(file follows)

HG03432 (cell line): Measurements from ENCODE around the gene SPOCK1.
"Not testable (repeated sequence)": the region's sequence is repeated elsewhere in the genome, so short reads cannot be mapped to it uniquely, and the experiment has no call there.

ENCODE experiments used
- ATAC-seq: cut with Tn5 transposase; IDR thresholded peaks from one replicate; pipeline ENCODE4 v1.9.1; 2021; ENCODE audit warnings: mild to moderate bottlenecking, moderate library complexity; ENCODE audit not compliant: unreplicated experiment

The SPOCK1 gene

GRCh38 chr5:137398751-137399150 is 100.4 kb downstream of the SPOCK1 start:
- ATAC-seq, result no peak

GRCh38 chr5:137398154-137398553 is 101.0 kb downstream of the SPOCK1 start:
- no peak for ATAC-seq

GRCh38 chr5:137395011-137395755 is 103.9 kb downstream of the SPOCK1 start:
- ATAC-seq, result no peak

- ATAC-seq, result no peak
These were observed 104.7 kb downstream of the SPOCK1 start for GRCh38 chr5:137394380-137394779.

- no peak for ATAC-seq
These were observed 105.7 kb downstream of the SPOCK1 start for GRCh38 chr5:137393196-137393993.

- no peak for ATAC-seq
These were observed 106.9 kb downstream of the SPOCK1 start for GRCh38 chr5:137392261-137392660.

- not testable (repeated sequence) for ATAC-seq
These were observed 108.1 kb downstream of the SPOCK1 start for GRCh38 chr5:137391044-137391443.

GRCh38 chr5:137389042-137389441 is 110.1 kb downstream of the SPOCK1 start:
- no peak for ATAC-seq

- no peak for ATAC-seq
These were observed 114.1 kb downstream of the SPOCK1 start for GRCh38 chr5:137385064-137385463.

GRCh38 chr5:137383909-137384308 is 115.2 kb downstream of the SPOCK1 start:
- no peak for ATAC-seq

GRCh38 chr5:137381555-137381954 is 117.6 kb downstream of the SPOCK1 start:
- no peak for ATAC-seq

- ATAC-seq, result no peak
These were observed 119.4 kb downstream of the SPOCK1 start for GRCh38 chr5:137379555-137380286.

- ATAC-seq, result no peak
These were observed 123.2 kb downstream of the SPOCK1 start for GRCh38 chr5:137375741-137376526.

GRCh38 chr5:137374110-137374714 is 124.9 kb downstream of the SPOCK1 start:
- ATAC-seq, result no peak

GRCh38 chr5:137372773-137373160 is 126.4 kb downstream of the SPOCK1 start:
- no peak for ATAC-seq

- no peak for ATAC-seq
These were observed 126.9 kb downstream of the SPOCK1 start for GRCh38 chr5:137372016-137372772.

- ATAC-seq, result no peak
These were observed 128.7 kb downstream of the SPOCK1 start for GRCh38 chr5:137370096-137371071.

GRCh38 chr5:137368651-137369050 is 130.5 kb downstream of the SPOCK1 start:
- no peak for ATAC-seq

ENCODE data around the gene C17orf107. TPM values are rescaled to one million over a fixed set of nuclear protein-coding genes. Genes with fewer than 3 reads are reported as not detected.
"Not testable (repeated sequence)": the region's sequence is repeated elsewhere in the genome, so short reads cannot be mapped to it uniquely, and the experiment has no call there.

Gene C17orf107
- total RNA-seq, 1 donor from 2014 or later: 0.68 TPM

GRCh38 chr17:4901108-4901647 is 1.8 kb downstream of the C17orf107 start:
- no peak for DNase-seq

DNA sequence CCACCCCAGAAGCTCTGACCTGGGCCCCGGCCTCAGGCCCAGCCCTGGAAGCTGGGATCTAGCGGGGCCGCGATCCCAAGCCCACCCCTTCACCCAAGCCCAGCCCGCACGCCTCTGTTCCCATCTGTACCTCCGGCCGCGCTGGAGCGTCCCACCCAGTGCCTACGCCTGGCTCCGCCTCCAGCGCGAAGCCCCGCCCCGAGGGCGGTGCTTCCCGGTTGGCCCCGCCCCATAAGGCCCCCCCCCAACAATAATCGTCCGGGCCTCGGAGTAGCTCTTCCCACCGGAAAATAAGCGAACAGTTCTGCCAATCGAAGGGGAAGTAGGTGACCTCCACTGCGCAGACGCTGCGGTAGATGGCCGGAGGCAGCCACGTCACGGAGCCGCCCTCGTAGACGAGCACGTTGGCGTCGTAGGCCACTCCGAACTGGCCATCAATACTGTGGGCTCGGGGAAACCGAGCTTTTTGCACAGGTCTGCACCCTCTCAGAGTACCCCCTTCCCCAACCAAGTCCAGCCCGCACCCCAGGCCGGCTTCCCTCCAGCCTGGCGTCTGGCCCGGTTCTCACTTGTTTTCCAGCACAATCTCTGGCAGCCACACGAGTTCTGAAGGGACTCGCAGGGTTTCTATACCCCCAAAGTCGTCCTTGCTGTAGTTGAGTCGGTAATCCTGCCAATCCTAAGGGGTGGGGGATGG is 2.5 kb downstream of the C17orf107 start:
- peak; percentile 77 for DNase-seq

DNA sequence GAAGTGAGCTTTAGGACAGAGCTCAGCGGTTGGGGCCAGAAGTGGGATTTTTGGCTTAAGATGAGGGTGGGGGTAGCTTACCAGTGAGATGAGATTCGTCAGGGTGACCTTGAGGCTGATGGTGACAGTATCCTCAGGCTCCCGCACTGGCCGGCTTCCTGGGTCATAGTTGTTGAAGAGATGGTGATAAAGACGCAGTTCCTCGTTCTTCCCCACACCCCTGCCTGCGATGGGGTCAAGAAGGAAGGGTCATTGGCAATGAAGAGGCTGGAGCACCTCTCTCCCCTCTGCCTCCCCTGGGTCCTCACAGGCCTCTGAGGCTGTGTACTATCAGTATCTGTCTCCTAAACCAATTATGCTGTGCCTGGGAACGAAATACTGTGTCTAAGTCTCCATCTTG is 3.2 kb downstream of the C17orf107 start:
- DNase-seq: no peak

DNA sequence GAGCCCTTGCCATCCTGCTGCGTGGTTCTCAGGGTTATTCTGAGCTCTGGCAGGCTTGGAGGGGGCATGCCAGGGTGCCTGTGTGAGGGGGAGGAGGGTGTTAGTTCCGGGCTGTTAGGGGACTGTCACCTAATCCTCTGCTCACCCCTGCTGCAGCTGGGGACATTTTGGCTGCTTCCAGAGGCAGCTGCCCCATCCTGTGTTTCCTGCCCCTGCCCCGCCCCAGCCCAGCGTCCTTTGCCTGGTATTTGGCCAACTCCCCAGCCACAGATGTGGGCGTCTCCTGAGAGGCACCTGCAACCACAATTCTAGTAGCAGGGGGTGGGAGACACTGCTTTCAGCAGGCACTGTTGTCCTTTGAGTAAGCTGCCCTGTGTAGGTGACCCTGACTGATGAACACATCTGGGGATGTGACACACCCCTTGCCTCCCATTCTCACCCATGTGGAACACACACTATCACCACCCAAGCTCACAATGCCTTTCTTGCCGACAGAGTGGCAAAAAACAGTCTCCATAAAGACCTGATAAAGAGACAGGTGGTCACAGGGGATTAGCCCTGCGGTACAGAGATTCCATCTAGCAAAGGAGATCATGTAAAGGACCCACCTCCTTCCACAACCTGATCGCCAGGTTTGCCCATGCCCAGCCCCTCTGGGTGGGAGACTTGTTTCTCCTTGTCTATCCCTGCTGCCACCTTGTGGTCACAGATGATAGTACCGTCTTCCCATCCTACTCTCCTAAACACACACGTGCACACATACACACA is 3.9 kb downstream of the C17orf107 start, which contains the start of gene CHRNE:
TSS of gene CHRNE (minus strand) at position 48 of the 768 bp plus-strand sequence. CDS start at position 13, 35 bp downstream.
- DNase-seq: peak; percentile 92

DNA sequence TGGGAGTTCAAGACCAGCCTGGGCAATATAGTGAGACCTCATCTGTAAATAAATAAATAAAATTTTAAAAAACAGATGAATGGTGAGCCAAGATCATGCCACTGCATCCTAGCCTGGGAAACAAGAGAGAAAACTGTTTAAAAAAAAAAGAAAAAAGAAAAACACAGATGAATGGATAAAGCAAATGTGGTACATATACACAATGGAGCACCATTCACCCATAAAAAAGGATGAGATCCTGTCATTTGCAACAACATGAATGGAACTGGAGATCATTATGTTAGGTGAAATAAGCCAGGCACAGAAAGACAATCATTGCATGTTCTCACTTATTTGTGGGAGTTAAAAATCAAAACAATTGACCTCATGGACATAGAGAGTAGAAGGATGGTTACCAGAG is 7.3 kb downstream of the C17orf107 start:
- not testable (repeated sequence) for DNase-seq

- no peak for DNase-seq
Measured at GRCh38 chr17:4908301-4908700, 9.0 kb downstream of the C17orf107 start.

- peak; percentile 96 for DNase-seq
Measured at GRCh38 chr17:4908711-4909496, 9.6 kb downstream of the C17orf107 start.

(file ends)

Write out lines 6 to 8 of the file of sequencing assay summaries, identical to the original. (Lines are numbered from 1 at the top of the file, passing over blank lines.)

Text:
GRCh38 chr5:137398751-137399150 is 100.4 kb downstream of the SPOCK1 start:
- ATAC-seq, result no peak

GRCh38 chr5:137398154-137398553 is 101.0 kb downstream of the SPOCK1 start: